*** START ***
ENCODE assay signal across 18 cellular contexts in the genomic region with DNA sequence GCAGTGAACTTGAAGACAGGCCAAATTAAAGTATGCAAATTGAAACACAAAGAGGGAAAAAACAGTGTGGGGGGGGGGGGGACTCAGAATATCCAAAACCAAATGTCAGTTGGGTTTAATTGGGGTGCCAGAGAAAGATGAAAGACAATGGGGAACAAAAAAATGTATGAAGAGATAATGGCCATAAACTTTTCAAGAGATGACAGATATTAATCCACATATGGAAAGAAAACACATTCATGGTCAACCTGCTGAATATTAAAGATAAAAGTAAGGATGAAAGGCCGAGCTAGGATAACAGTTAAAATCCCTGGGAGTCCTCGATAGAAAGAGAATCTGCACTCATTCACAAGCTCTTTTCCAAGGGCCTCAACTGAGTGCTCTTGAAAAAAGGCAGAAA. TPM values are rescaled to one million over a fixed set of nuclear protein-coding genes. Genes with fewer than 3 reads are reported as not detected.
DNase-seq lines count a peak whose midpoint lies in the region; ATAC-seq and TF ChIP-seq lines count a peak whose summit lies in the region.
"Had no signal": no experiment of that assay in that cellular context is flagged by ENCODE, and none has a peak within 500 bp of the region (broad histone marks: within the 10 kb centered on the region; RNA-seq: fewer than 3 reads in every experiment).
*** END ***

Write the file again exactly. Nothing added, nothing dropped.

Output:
ENCODE assay signal across 18 cellular contexts in the genomic region with DNA sequence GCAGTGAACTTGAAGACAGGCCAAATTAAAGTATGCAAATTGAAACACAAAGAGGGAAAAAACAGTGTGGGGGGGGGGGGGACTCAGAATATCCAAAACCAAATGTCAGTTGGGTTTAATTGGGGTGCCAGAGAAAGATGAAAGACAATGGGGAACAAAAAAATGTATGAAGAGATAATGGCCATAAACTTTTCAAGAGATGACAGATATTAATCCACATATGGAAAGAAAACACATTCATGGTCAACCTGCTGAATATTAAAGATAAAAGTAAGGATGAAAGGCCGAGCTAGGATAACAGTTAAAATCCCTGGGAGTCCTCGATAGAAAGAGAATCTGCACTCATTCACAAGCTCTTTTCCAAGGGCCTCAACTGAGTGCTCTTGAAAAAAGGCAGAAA. TPM values are rescaled to one million over a fixed set of nuclear protein-coding genes. Genes with fewer than 3 reads are reported as not detected.
DNase-seq lines count a peak whose midpoint lies in the region; ATAC-seq and TF ChIP-seq lines count a peak whose summit lies in the region.
"Had no signal": no experiment of that assay in that cellular context is flagged by ENCODE, and none has a peak within 500 bp of the region (broad histone marks: within the 10 kb centered on the region; RNA-seq: fewer than 3 reads in every experiment).